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Progressing the Jumping Exercises: Practical Application for Coaches-Dr. Natalia Verkhoshansky

 

Today’s post is a preview of Dr. Natalia Verkhoshansky’s presentation “Progressing the Jumping Exercises: Practical Application for Coaches”, which is the first of her two presentations at The 2013 Seminar.

 

The aim of this presentation is to introduce Strength & Conditioning coaches to the methodology of applying jumping exercises.

 

How should this preliminary preparation be accomplished?

Sport training literature usually suggests that to be ready for jump training it is necessary only to strengthen the leg’s muscles and improve the flexibility of the athlete. If this were enough, how could we explain that, very often, athletes with very high levels of strength obtained by weight training have difficulty in executing jump exercises?  The problem is that the “jumping skill” depends not only on the strength of the legs but also on the individual’s coordination to efficiently apply the strength during execution. Improving jumping ability requires not only physical preparation, but also technical preparation by applying appropriate methods of motor teaching.

What are these methods and how do we better apply them in jump training?

The second problem that arises in applying jumping exercises is related to their variety, which makes it difficult to find the appropriate selection for a given athlete.  Among jump exercises many examples could be individualized, and used for different specific purposes (increasing Explosive Strength, Reactive Ability, Local Muscular Endurance etc.).  The exercises can be calibrated in relation to the level of intensity of their training stimuli. According to this criterion, jump exercises may be placed in a hierarchical sequence with the following progression when applied to the training process:

 

  1. Jumps without weights (standing jumps and bounds)

  2. Jumps with weights (consecutive Barbell Jumps, Kettlebell Squat Jumps and Vertical Jumps with Barbell)

  3. Depth jump

 

How do you apply this progression in the training of a given athlete? How does a coach know that the athlete is ready to progress with either intensity of the load, or intensity of the means selected?

To answer these questions, the following issues should be examined:

 

  1. Fitness and skill components of training process and their compatibility.

  2. Basic methodological approach for increasing the motor potential and for improving the ability to apply the motor potential in specific exercise.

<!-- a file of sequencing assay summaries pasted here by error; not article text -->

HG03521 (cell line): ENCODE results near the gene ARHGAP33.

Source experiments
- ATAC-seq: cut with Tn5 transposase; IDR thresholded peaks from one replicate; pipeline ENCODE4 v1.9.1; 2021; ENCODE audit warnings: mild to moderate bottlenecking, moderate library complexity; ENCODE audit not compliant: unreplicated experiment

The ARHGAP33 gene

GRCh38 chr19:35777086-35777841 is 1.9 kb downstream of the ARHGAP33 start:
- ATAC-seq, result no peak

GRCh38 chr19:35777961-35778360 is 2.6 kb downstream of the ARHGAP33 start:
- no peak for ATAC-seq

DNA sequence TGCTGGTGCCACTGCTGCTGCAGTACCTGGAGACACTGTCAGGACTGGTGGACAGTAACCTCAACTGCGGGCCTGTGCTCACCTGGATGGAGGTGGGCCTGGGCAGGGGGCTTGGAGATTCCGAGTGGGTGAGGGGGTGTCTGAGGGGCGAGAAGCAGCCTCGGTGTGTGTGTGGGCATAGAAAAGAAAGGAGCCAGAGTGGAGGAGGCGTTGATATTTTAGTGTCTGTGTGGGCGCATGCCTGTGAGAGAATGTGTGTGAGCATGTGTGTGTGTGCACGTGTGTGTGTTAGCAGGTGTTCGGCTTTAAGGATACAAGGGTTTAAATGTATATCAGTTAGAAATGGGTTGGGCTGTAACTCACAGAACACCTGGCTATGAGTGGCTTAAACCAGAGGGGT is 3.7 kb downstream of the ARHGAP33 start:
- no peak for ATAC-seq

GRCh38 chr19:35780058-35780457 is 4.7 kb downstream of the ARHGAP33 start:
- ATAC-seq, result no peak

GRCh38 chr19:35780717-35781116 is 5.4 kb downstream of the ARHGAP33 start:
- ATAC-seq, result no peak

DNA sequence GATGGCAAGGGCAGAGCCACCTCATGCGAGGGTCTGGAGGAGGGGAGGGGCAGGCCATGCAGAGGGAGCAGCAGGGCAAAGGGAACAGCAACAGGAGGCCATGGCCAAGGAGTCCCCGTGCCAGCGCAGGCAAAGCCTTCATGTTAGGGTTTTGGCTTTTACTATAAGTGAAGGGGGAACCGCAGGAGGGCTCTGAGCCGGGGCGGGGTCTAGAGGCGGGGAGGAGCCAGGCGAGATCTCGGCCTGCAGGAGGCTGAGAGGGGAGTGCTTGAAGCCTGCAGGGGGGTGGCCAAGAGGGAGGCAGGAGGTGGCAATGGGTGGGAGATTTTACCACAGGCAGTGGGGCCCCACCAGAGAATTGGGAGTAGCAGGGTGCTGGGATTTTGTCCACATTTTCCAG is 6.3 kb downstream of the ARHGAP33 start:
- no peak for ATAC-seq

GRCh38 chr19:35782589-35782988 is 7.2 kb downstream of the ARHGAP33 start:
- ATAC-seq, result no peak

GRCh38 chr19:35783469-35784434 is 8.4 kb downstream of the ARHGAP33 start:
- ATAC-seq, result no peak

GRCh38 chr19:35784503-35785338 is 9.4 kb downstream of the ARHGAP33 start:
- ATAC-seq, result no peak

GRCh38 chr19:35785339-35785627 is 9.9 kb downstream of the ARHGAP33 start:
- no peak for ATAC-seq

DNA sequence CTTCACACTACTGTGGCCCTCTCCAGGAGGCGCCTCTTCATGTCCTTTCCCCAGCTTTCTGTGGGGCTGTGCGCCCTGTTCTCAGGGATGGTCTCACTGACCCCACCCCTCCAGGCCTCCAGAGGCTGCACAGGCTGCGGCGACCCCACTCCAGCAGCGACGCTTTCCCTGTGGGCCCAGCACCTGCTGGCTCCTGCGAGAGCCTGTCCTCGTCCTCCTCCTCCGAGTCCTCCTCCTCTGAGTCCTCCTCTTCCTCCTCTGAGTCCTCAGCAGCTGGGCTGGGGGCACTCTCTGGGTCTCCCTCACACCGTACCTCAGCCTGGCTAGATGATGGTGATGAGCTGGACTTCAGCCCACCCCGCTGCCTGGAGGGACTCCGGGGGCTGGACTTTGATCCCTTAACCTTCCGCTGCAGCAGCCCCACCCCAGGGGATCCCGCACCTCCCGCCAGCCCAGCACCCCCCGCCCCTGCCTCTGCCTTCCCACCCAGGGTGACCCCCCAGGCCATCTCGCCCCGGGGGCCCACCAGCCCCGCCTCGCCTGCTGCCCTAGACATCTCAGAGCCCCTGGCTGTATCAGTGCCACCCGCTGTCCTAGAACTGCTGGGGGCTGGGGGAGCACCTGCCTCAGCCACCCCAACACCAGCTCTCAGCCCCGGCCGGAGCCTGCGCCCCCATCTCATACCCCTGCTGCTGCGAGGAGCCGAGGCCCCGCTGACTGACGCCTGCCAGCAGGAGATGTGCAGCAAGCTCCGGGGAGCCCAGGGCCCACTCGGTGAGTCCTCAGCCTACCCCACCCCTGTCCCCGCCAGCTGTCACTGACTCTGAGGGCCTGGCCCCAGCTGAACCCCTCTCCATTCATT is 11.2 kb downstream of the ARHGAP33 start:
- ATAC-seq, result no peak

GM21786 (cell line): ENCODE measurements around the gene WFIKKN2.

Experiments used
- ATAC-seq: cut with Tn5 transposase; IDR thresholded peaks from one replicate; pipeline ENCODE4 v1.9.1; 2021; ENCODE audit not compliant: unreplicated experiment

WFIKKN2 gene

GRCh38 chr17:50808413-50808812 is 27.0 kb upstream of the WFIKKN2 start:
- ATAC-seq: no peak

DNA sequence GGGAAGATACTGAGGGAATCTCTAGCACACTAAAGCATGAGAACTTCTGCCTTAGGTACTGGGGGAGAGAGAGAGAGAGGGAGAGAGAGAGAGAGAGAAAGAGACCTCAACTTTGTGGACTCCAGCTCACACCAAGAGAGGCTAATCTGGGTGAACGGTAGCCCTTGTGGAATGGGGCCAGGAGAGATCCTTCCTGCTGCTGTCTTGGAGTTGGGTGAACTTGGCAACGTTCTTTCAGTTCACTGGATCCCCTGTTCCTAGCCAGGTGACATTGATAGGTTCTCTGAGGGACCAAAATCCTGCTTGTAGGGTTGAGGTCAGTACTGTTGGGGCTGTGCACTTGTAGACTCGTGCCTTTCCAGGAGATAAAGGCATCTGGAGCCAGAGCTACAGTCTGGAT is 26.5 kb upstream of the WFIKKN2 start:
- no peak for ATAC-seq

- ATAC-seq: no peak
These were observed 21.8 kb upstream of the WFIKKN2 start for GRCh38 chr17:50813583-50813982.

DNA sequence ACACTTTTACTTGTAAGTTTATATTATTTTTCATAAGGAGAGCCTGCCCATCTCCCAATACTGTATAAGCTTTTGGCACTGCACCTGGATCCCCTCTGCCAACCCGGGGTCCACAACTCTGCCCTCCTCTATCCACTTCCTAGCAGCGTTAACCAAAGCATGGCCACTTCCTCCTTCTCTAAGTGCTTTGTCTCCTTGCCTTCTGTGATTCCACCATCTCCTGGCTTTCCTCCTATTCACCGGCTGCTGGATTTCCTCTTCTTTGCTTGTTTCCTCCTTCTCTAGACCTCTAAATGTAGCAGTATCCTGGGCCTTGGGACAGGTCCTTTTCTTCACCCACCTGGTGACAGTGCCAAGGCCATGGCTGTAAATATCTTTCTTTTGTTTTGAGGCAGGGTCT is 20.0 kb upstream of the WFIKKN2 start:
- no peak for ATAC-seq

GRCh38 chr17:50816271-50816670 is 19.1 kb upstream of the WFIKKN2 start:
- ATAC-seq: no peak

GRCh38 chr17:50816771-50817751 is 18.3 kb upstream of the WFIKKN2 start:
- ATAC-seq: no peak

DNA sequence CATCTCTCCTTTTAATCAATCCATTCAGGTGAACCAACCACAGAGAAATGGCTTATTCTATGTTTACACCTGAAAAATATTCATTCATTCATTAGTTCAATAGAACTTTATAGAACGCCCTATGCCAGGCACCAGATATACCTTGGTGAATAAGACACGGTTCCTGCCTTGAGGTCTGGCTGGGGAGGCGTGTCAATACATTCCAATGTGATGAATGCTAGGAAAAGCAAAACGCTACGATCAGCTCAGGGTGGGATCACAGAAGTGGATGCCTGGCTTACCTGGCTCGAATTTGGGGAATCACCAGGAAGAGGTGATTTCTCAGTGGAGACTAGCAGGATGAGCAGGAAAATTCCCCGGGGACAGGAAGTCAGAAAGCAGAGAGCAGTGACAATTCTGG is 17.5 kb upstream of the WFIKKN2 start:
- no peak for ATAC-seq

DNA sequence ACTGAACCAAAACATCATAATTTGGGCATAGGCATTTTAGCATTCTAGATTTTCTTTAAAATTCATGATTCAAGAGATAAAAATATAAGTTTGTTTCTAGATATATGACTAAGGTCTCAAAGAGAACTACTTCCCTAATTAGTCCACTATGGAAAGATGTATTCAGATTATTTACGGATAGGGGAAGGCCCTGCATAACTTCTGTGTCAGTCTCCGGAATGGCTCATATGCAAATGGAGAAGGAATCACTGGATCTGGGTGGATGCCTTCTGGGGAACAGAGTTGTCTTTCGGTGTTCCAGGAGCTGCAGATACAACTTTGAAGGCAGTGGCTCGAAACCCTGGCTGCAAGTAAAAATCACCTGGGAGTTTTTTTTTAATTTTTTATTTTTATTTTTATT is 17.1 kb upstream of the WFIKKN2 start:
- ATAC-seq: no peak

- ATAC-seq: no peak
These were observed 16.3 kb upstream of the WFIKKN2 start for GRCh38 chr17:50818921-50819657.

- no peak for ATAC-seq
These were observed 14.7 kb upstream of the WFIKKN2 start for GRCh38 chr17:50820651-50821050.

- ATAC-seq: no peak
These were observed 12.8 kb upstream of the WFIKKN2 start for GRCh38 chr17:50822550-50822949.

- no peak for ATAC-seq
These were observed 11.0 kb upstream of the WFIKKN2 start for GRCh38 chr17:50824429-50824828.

3. Jumping skill: what it is and how it may be improved.

  4. The general scheme of the jump exercise progression in the training process.

  5. First step of the jump exercises progression: Short- and Long-coupling time jumping exercises and “ankling” runs.

  6. Progressing the methods of jump training: from Extensive to Intensive.

  7. Second step of the jump exercises progression: jumps with weights.

  8. Consecutive Barbell jumps and Kettlebell Squat jumps: the differences between them.

  9. Vertical Jumps with barbell (Countermovement Barbell Jump) and Consecutive Barbell Jumps: the differences between them.

  10. How to evaluate the jumping ability improvement at every step of jump exercise’s progression?

  11. Should Drop Landings be used as preliminary exercise for Depth Jumps?

  12. Three main principles for successful coaching of jump training.

 

To better outline the practical aspects in the presentation I will be showing sample workouts for every step of the jump exercise progression and video clips of the exercise’s execution with athletes of different jump training experience.

 

We are hoping to provide the best possible content for strength coaches with each of our shows. If feel this could provide value for anyone else in the strength and conditioning field please feel free to share.

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Trackbacks

  1. […] In such sequence, each previous training means creates the morphological-functional basis for the training effect of subsequent means. For this reason we may say that their training effects are conjoined (or conjugated) in sequence to assure constant increasing training stimuli. For example; to increase the power output of specific push-off movements in jumping events, the following training means progression was proposed by my father: 1) bounding and jumping exercises, 2) barbell jumps, 3) kettlebell squat jumps, 4) depth jumps (see https://cvasps.com/progressing-the-jumping-exercises-practical-application-for-coaches-dr-natalia…). […]

  2. […] Progressing Jumping Exercises JayDeMayo/N.Verkoshansky @CVASPS Article https://cvasps.com/progressing-the-jumping-exercises-practical-application-for-coaches-dr-natalia… #athlete #speed #strength #fitness #orangecounty […]

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